The majority of evaluations to date have assessed immediate impact, such as knowledge learned or degree of satisfaction with the workshop. Behaviour-specific evaluations have used observations at the worksite to assess performance.
Evaluations that look at workplace outcomes, particularly injury and illness incidence rates, can be deceptive. For example, management safety promotion efforts often include incentives for keeping accident rates low (e.g., by offering a prize to the crew with the least accidents in a year). These promotional efforts result in under-reporting of accidents and often do not represent actual safety and health conditions on the job. Conversely, empowerment-oriented training encourages workers to recognize and report safety and health problems and may result, at first, in an increase in reported injuries and illnesses, even when safety and health conditions are actually improving.
Recently, as safety and health training programmes have begun to adopt empowerment and popular education goals and methods, evaluation protocols have been broadened to include assessment of worker actions back at the worksite as well as actual worksite changes. Social action objectives require long-term evaluation that assesses changes on both the individual level and on the environmental and organization level, and the interaction between individual and environmental change. Follow-up is critical for this long-term evaluation. Follow-up phone calls, surveys or even new sessions may be used not only to assess change, but also to support the students/workers in applying their new knowledge, skills, inspiration or social action resulting from training.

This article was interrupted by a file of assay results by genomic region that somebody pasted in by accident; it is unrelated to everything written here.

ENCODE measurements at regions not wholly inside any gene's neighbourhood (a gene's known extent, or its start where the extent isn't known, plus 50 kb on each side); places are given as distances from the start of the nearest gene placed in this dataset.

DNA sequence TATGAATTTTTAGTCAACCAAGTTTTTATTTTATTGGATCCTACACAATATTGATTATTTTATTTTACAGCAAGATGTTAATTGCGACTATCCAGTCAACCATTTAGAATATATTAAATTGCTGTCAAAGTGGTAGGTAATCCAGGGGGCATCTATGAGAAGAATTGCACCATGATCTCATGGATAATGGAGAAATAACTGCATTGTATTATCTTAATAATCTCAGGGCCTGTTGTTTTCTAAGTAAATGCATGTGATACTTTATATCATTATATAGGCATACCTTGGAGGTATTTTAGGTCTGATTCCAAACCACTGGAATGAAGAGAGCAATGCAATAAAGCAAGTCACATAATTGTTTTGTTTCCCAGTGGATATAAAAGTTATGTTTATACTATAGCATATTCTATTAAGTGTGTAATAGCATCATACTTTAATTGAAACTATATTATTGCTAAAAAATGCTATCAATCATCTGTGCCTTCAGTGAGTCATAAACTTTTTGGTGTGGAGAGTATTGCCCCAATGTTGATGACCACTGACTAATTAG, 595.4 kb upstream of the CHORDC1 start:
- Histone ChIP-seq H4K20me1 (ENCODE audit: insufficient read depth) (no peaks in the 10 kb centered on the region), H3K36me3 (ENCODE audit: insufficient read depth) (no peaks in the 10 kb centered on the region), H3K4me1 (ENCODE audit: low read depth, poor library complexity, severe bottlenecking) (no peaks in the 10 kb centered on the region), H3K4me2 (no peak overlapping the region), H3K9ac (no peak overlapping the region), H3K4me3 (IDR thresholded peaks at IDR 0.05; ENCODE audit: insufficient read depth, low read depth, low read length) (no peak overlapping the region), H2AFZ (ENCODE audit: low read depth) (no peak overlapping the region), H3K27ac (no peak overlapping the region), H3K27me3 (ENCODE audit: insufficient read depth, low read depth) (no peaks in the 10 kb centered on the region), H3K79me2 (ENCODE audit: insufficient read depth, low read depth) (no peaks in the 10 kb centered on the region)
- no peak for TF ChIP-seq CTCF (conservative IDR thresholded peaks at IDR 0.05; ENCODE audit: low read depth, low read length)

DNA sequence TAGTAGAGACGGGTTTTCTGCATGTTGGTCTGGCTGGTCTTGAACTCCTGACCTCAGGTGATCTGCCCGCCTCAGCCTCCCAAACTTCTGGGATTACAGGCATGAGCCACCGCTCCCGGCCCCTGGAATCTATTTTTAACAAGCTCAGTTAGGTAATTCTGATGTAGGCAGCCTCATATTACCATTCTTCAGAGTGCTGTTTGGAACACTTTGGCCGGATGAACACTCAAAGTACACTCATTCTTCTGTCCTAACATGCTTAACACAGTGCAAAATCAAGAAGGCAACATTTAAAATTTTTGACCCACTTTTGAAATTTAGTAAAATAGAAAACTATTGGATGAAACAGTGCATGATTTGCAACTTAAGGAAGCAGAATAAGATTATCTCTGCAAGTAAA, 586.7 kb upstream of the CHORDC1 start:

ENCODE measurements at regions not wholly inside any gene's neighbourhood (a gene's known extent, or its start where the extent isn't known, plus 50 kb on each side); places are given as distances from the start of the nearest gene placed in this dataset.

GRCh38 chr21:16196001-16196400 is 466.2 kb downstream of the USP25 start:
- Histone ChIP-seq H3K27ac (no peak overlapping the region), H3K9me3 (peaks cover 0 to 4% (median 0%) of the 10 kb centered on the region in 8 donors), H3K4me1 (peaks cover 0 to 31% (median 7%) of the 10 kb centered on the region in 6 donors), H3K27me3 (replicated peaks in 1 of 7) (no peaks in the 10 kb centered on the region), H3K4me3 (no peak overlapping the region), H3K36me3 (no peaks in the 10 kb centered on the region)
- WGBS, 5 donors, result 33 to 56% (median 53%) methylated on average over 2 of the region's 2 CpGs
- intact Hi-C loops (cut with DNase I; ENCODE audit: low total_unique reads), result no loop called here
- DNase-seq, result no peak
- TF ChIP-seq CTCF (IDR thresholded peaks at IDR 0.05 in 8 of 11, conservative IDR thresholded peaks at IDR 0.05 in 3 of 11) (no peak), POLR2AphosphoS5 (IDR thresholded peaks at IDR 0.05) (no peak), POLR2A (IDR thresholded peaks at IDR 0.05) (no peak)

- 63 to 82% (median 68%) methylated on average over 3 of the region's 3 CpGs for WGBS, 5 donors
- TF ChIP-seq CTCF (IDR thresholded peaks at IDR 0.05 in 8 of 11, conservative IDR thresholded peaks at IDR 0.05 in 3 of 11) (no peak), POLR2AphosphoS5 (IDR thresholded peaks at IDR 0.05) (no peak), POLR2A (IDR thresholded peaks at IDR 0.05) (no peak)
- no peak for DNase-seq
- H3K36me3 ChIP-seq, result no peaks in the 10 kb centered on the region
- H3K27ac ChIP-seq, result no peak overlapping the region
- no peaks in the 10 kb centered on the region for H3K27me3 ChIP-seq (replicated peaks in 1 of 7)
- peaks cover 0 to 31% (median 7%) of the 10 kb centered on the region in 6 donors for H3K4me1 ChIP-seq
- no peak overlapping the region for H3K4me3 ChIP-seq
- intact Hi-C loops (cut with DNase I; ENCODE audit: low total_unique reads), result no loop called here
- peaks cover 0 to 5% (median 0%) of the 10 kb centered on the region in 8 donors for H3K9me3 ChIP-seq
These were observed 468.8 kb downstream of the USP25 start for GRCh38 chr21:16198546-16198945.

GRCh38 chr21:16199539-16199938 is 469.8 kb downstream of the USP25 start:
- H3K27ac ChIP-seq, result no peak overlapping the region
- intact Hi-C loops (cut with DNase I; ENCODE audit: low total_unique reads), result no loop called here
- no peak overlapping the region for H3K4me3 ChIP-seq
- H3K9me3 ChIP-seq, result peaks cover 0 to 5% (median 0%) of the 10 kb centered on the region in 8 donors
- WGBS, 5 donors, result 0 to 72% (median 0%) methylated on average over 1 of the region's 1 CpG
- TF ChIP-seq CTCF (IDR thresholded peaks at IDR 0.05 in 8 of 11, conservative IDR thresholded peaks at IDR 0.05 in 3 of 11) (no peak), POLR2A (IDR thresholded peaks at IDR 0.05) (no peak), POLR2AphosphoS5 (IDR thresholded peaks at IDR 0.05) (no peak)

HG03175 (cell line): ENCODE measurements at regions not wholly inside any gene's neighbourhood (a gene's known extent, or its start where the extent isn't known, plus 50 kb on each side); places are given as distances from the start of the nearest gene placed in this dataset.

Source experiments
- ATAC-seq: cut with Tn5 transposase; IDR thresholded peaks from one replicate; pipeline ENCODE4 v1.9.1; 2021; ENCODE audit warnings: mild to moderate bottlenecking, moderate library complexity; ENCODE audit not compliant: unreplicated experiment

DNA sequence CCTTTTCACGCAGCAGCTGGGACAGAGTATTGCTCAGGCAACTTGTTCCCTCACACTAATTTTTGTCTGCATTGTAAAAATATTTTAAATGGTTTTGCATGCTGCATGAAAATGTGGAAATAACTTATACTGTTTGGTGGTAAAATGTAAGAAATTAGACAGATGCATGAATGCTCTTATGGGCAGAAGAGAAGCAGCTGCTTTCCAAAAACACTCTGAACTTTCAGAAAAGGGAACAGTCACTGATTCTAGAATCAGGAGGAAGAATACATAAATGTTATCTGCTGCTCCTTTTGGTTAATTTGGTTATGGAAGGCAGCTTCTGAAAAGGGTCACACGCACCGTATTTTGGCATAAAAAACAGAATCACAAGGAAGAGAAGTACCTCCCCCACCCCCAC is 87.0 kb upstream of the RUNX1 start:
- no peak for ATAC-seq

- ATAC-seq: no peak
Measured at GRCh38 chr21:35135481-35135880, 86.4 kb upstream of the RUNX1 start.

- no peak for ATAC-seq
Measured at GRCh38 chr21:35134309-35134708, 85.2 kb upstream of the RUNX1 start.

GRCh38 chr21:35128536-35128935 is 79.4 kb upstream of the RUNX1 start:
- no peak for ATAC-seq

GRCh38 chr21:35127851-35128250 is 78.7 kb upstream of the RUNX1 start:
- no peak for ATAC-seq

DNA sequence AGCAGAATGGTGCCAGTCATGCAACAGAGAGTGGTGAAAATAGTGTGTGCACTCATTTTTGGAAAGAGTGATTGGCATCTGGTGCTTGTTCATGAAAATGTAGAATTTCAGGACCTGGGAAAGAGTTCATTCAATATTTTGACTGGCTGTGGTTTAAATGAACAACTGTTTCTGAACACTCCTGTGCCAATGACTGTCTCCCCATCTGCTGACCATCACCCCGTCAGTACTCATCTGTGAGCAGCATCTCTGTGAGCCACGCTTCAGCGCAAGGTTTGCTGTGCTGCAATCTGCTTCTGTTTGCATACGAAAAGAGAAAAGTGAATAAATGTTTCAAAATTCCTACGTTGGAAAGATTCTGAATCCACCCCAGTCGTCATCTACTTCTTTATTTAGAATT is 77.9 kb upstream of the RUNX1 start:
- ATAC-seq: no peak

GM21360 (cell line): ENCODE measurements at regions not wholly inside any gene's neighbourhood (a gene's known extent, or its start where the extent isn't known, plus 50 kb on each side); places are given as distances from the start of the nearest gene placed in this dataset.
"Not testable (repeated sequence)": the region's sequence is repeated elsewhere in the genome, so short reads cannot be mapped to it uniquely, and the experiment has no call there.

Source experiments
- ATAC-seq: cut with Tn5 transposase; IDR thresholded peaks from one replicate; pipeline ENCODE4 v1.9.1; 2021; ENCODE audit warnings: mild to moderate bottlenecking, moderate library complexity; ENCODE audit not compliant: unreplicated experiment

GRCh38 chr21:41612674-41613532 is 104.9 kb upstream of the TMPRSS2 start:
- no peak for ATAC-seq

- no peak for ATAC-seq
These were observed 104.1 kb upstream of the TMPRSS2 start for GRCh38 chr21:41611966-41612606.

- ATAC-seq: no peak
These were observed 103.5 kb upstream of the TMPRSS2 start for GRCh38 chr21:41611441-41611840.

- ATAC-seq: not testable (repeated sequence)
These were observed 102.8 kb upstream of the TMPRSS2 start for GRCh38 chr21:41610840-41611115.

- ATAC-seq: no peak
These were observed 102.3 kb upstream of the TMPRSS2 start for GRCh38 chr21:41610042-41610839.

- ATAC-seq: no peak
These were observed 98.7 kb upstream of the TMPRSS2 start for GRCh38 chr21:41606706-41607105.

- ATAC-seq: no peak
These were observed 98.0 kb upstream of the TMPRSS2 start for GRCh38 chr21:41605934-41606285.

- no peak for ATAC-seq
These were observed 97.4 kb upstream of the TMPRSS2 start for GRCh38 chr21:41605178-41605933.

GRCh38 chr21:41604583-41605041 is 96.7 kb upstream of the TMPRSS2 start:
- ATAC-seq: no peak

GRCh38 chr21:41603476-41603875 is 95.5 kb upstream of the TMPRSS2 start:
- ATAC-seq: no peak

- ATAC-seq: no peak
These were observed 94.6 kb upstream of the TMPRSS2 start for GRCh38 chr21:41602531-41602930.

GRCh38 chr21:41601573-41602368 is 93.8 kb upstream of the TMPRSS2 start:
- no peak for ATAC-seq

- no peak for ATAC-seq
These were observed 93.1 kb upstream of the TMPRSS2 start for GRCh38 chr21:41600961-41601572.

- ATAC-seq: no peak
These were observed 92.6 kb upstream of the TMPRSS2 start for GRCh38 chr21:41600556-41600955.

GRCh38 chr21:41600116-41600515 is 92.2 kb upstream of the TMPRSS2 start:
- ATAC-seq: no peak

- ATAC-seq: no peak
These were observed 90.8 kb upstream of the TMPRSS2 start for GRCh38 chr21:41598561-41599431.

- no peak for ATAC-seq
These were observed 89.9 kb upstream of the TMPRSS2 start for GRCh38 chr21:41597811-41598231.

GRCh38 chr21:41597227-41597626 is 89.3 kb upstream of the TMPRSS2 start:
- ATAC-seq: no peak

Several programmatic components have been identified as important for promoting actual behavioural and worksite changes: union support structures; equal union participation with management; full access to training, information and expert resources for workers and their unions; conducting training within the context of a structure for comprehensive changes; programme development based on worker and workplace needs assessments; use of worker-produced materials; and integration of small group interactive methods with worker empowerment and social action goals.
In this article, the growing need for preparing workers for broad participation in workplace injury and illness prevention efforts has been depicted as well as the critical role of workers as advocates for safety and health. The distinct role of labour empowerment training in responding to these needs and the educational principles and traditions that contribute to a labour empowerment approach to education were addressed. Finally, a step-by-step educational process that is required to achieve the goals of worker involvement and empowerment was described.
This learner-centred approach to education implies a new relationship between occupational safety and health professionals and workers. Learning can no longer be a one-way street with an “expert” imparting knowledge to the “students”. The educational process, instead, is a partnership. It is a dynamic process of communication that taps the skills and knowledge of workers. Learning occurs in all directions: workers learn from the instructors; instructors learn from workers; and workers learn from one another (see figure 2).
Figure 2. Learning is a three-way process.
For a successful partnership, workers must be involved in every stage of the educational process, not just in the classroom. Workers must participate in the who, what, where, when and how of training: Who will design and deliver the training? What will be taught? Who will pay for it? Who will have access to it? Where and when will training take place? Whose needs will be met and how will success be measured?